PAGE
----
Yeah, I'm old school that way.

I respect my friends who may be third-wave feminists or progressives who believe in breaking barriers, but please try and remind your friends that some of us in turn may be old school first-wave classical liberals who believe in standards, standard-bearers (formerly called gentlemen), and Ed Ruscha's "Standard Gas Station," but I don't need to get sneered-at if I happen to be in front of you and hold a door (God forbid -- yeah, I said God).  Oh, and don't think you'll be adjudged poorly if you offer a polite thank you to the schlub who may hold a door open for you someday. Just the other day I was having steaks with a law school bud in Manhattan Beach and waited for a beat to hold the door open for Kurt Rambis (all 6'7" of his maleness) who politely said "thank you" and we both met our parties waiting for us. It's called a societal courtesy, and they're a good thing (as my gal Martha Stewart is fond of saying), whether said courtesy is offered to a male or female, and we all could use more of that in our lives.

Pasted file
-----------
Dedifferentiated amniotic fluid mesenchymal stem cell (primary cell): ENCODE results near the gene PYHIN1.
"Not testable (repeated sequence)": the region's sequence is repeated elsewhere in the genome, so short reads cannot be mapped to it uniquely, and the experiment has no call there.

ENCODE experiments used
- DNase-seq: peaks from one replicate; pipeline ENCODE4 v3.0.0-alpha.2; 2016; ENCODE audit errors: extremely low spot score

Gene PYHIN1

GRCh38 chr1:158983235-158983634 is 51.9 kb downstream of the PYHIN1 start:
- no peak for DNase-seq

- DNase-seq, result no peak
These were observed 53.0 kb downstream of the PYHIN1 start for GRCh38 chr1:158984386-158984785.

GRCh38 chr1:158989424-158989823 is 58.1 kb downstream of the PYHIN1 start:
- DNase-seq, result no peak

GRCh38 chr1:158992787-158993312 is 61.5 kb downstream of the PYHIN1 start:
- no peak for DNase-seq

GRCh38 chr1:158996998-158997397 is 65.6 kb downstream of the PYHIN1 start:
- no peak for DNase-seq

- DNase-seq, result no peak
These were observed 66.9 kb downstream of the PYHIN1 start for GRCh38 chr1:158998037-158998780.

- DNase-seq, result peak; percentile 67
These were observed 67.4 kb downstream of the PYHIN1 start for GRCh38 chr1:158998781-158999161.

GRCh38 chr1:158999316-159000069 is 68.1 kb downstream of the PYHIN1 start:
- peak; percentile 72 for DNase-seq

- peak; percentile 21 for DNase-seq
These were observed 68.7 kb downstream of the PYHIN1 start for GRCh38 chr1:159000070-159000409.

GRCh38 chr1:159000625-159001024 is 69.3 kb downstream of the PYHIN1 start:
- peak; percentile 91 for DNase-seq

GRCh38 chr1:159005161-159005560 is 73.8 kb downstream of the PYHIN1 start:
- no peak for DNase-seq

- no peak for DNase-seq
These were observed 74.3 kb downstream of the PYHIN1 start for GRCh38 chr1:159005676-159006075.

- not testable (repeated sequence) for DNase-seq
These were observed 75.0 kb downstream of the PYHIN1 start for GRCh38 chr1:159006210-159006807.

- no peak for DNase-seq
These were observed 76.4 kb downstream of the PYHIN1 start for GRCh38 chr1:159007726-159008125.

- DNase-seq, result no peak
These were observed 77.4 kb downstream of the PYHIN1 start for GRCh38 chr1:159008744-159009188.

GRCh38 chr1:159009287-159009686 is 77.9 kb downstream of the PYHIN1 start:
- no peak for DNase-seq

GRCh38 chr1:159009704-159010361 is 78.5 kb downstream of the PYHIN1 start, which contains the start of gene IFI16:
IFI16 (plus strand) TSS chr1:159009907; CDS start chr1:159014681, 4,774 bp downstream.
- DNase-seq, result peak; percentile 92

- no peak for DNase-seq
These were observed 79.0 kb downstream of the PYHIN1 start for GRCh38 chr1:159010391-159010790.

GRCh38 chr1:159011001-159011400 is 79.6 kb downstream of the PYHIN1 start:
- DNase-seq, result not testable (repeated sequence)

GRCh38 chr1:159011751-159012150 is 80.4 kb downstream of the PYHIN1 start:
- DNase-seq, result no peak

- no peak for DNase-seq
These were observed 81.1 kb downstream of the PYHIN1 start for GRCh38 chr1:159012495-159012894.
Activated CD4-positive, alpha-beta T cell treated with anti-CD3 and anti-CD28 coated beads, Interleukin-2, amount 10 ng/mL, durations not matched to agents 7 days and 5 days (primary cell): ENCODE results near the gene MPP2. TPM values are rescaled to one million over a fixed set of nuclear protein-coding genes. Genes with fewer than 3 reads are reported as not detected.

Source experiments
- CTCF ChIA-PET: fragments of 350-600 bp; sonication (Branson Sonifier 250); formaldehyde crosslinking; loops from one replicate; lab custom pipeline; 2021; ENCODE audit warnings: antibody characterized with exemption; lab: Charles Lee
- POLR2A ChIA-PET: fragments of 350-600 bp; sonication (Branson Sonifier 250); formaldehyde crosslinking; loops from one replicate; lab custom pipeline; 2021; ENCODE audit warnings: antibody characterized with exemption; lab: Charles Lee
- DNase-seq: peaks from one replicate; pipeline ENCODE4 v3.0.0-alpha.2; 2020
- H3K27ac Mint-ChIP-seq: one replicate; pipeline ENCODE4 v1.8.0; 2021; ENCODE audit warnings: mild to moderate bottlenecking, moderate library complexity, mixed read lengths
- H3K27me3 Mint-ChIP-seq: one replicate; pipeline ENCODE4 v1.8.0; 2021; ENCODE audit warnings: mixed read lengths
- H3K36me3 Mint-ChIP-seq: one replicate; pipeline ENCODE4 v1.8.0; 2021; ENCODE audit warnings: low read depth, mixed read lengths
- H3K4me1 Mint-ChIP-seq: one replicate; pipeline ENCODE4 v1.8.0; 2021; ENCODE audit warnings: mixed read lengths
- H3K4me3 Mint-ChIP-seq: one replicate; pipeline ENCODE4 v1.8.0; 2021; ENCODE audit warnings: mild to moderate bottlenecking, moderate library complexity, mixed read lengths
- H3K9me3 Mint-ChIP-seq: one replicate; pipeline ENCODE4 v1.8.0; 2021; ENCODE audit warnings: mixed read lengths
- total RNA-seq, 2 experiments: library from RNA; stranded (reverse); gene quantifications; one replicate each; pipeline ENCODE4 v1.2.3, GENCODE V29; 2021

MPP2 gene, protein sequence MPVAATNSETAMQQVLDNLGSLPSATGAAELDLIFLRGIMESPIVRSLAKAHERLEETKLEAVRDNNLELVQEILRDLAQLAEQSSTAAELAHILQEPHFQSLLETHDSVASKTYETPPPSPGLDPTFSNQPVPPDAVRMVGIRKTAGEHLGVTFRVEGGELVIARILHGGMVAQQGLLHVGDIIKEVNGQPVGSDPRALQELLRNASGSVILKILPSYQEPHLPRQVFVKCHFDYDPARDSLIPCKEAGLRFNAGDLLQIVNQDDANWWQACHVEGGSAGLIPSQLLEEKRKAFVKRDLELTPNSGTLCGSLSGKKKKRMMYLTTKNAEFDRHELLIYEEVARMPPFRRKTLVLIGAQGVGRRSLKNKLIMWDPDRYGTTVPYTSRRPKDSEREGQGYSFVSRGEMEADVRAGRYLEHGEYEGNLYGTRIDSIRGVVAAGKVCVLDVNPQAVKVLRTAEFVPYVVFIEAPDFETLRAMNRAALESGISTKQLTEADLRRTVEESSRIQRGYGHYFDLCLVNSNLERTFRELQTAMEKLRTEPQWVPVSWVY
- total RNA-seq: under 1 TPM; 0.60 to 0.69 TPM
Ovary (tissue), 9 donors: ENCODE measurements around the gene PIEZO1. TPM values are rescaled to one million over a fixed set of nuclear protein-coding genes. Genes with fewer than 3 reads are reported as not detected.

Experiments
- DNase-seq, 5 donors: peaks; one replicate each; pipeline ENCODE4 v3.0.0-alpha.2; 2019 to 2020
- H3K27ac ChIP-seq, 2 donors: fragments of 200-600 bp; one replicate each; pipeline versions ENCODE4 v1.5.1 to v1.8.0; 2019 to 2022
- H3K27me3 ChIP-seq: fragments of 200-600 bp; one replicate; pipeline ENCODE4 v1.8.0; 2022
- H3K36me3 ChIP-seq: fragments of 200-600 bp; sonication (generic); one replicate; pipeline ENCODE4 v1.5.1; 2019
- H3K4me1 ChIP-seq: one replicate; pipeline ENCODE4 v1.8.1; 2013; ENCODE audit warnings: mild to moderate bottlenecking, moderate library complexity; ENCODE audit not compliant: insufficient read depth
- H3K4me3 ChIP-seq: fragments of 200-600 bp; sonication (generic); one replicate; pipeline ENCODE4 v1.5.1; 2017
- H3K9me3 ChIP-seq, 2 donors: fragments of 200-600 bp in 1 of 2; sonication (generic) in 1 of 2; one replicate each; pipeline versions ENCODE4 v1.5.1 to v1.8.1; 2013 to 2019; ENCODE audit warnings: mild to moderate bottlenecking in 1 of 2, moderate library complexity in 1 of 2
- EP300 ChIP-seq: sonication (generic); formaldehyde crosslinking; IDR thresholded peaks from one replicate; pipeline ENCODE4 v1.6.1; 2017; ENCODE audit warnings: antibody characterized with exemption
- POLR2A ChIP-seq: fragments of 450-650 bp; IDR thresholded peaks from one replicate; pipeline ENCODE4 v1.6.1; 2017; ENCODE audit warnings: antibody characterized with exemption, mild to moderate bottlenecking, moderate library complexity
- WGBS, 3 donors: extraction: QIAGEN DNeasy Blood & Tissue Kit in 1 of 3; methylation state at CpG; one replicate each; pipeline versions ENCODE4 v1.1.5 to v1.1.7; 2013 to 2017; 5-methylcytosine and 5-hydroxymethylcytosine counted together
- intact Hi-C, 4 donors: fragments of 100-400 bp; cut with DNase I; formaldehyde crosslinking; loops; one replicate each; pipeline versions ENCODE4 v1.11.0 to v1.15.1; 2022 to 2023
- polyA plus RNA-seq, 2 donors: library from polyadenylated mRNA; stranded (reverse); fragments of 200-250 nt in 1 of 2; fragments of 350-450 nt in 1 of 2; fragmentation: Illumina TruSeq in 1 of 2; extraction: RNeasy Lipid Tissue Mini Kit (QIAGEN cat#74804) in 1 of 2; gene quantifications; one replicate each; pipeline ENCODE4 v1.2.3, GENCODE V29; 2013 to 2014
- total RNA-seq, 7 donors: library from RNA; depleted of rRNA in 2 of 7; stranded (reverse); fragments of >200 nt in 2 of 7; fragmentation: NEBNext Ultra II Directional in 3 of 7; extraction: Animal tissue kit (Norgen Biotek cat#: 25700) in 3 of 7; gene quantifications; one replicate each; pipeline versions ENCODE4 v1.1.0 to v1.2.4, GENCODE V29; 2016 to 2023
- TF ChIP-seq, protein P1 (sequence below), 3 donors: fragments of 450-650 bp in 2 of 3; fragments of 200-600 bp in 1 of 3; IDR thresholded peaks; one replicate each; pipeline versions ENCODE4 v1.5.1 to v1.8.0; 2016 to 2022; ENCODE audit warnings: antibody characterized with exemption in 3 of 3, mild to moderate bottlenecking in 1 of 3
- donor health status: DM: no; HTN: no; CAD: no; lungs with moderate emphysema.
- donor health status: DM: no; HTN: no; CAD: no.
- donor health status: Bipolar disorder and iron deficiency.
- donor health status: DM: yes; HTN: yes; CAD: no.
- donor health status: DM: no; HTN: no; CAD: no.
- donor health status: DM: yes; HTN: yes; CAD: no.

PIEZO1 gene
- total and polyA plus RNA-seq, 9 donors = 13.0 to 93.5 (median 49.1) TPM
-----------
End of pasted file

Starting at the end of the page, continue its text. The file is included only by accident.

I'm old school in my schooling, too.

I believed and believe that university was/is for iron to sharpen iron. That newly-minted young adults go in to the halls of academe to learn to hit deadlines; learn the beginnings of a profession; and are warmly shown how to think critically by taskmasters who are tasked with inculcating young minds with knowledge of life & profession, throw in some wisdom, sure why not, but not ideology.  Our Gen Next sons and daughters in this current class of higher learning with accompanying high six-figure price tags should not to be brainwashed by a hegemonic structure of progressive pabulum that completely shuts down a critical word, a different approach, or a traditional worldview to the "issues of the day."  The traditional approach to university life seemingly worked for a century or two prior produced the greatest progenitors of powerful global reaching companies ... and now college life is about subjective social justice warriors ready with their doctrinaire answers desiring to work in high-paying Silicon Valley.